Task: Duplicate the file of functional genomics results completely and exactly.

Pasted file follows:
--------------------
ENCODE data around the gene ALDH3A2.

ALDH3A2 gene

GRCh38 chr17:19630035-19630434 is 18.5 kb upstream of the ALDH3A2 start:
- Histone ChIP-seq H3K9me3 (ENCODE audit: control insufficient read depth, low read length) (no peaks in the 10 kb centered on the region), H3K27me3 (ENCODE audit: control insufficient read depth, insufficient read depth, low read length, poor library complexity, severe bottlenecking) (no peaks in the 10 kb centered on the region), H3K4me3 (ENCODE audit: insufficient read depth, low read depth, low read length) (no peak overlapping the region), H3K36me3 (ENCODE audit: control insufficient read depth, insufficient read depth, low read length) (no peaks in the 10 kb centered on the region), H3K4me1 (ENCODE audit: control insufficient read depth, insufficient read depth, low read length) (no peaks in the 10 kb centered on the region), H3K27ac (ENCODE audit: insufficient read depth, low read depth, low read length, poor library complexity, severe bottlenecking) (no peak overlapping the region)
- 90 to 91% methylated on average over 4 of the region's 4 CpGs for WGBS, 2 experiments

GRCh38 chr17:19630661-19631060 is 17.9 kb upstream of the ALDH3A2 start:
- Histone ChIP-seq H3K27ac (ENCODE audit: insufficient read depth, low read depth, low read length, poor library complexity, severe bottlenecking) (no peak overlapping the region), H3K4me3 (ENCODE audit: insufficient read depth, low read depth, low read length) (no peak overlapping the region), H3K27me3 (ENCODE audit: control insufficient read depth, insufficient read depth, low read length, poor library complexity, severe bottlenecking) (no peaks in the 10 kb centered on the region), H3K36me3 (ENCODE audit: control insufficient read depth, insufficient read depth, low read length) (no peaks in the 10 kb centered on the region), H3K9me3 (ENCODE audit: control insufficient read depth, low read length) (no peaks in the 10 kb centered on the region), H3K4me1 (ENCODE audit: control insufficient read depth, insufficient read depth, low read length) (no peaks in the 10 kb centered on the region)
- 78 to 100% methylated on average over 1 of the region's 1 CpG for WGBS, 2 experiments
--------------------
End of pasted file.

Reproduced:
ENCODE data around the gene ALDH3A2.

ALDH3A2 gene

GRCh38 chr17:19630035-19630434 is 18.5 kb upstream of the ALDH3A2 start:
- Histone ChIP-seq H3K9me3 (ENCODE audit: control insufficient read depth, low read length) (no peaks in the 10 kb centered on the region), H3K27me3 (ENCODE audit: control insufficient read depth, insufficient read depth, low read length, poor library complexity, severe bottlenecking) (no peaks in the 10 kb centered on the region), H3K4me3 (ENCODE audit: insufficient read depth, low read depth, low read length) (no peak overlapping the region), H3K36me3 (ENCODE audit: control insufficient read depth, insufficient read depth, low read length) (no peaks in the 10 kb centered on the region), H3K4me1 (ENCODE audit: control insufficient read depth, insufficient read depth, low read length) (no peaks in the 10 kb centered on the region), H3K27ac (ENCODE audit: insufficient read depth, low read depth, low read length, poor library complexity, severe bottlenecking) (no peak overlapping the region)
- 90 to 91% methylated on average over 4 of the region's 4 CpGs for WGBS, 2 experiments

GRCh38 chr17:19630661-19631060 is 17.9 kb upstream of the ALDH3A2 start:
- Histone ChIP-seq H3K27ac (ENCODE audit: insufficient read depth, low read depth, low read length, poor library complexity, severe bottlenecking) (no peak overlapping the region), H3K4me3 (ENCODE audit: insufficient read depth, low read depth, low read length) (no peak overlapping the region), H3K27me3 (ENCODE audit: control insufficient read depth, insufficient read depth, low read length, poor library complexity, severe bottlenecking) (no peaks in the 10 kb centered on the region), H3K36me3 (ENCODE audit: control insufficient read depth, insufficient read depth, low read length) (no peaks in the 10 kb centered on the region), H3K9me3 (ENCODE audit: control insufficient read depth, low read length) (no peaks in the 10 kb centered on the region), H3K4me1 (ENCODE audit: control insufficient read depth, insufficient read depth, low read length) (no peaks in the 10 kb centered on the region)
- 78 to 100% methylated on average over 1 of the region's 1 CpG for WGBS, 2 experiments